The Southwestern Historical Quarterly, Volume 25, July 1921 - April, 1922 Page: 49
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The Texas Convention of 1845
or to be hereafter granted for public school purposes should not
be sold for a period of at least twenty years. However, they
should be leased in such a manner as the legislature should direct,
and the fund thus created should be used for the benefit of the
common free schools. Furthermore, every new county created
should receive a quantity of school land equal to, that granted to
counties then in existence.6"
The committee on general provisions recommended that any
amendment that should be accepted by a majority of two-thirds of
both houses and a majority of the qualified electors should become
a part of the constitution.65
However, in order to, give greater stability to the constitution,
A. C. Horton offered as a substitute for this recommendation that
the legislature by a majority vote of two-thirds should propose the
amendments, that they should be ratified by a majority of the
people, and that they should be adopted by both houses, before
they should become a part of the constitution. After a short dis-
cussion this substitute was accepted by a majority vote of twenty-
4. The Attempt to EstablishA a Provisional Government
The dissatisfaction with the existing government, so prevalent
at the time, showed itself in the convention, as President Jones's
friendliness toward annexation was regarded with suspicion.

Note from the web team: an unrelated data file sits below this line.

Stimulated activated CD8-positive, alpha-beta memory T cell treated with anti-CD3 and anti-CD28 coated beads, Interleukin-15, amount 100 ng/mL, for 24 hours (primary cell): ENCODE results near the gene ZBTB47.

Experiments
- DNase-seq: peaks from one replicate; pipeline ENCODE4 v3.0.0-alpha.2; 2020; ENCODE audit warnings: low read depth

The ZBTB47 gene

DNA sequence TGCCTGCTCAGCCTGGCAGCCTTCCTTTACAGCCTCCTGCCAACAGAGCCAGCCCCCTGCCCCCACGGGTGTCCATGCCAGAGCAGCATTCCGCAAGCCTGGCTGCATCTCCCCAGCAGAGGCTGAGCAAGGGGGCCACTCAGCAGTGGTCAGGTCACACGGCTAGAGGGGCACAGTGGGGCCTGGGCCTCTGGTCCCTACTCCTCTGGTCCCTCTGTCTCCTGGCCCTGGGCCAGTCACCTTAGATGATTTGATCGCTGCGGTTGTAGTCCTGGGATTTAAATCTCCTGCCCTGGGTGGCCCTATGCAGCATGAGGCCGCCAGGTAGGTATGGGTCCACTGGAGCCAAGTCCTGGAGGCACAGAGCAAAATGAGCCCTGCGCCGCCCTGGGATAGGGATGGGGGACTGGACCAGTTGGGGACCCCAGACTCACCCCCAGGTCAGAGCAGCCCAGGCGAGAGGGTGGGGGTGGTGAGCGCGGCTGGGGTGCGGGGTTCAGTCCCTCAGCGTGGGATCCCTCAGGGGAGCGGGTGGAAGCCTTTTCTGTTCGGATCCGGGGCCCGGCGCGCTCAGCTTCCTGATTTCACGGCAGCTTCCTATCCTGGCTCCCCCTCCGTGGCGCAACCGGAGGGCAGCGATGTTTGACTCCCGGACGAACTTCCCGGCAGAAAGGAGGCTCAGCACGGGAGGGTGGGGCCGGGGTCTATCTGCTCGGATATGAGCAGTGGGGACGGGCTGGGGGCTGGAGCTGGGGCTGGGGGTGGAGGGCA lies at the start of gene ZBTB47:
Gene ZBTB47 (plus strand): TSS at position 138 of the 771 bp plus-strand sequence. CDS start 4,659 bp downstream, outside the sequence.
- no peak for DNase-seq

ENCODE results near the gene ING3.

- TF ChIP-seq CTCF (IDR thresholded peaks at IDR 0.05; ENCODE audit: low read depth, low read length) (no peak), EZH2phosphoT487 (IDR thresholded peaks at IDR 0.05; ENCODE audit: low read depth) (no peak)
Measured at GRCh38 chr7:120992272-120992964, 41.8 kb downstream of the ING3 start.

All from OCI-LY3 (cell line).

Therefore, several of the most prominent members of the conven-
tion, including such men as the President, Rusk, J. L. Hogg,
and A. C. Horton deemed it advisable, when they first assembled,
to establish a provisional government.6" As the President had not
anticipated that the anti-party men would attempt to overthrow
his administration, and as congress was in session, he remained
at Washington. The opposition, however, was much stronger than
he anticipated, so W. B. Ochiltree, former secretary of state, ad-
dressed to President Jones the following letter:
I think that by all means you should come to Austin with the
6VJorwnal of the Convention, 360-1.
0"Debates of the Convention, 279.
"6Debates of the Convention, 279.
0"Lubbock, six Decades in Texas, 174.
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Texas State Historical Association. The Southwestern Historical Quarterly, Volume 25, July 1921 - April, 1922, periodical, 1922; Austin, Texas. (texashistory.unt.edu/ark:/67531/metapth101082/m1/55/: accessed July 23, 2017), University of North Texas Libraries, The Portal to Texas History, texashistory.unt.edu; crediting Texas State Historical Association.